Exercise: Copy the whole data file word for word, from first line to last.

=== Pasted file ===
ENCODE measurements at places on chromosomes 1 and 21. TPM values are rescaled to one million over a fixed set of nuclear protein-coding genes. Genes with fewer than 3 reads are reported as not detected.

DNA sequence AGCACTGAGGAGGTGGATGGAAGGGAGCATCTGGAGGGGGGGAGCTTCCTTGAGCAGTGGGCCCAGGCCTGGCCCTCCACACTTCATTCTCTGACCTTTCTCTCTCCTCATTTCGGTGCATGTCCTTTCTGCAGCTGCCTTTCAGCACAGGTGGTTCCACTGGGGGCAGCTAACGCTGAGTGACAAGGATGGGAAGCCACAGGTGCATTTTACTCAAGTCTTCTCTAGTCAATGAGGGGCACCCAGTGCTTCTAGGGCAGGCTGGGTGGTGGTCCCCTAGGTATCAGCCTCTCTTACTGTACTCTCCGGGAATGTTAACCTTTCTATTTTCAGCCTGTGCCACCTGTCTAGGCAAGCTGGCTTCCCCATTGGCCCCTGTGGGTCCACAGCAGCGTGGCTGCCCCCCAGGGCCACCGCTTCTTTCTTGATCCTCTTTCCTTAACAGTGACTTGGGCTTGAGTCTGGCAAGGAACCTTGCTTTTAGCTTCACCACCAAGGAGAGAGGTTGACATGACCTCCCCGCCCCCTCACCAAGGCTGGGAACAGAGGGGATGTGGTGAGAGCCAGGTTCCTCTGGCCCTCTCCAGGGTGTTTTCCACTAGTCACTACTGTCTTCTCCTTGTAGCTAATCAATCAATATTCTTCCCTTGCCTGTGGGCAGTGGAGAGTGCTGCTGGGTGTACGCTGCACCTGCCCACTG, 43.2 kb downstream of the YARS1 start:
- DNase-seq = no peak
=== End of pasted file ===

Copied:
ENCODE measurements at places on chromosomes 1 and 21. TPM values are rescaled to one million over a fixed set of nuclear protein-coding genes. Genes with fewer than 3 reads are reported as not detected.

DNA sequence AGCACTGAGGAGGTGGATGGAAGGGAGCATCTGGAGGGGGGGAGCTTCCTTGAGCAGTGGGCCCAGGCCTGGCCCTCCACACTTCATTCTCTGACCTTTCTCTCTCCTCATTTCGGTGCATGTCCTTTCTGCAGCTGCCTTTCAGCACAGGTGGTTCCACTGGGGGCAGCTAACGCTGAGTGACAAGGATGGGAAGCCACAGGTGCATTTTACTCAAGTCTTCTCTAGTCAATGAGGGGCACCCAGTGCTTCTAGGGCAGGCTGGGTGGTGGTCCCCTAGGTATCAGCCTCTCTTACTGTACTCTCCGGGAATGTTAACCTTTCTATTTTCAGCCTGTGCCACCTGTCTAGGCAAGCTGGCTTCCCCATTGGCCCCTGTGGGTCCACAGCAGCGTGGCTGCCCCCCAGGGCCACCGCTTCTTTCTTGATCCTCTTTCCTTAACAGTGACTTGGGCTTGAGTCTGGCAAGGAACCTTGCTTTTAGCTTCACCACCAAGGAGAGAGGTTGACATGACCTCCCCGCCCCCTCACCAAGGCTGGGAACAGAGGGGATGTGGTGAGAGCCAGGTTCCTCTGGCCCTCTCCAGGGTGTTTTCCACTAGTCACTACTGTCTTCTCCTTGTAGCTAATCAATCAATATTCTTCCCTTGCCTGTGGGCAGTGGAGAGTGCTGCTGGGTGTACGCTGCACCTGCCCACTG, 43.2 kb downstream of the YARS1 start:
- DNase-seq = no peak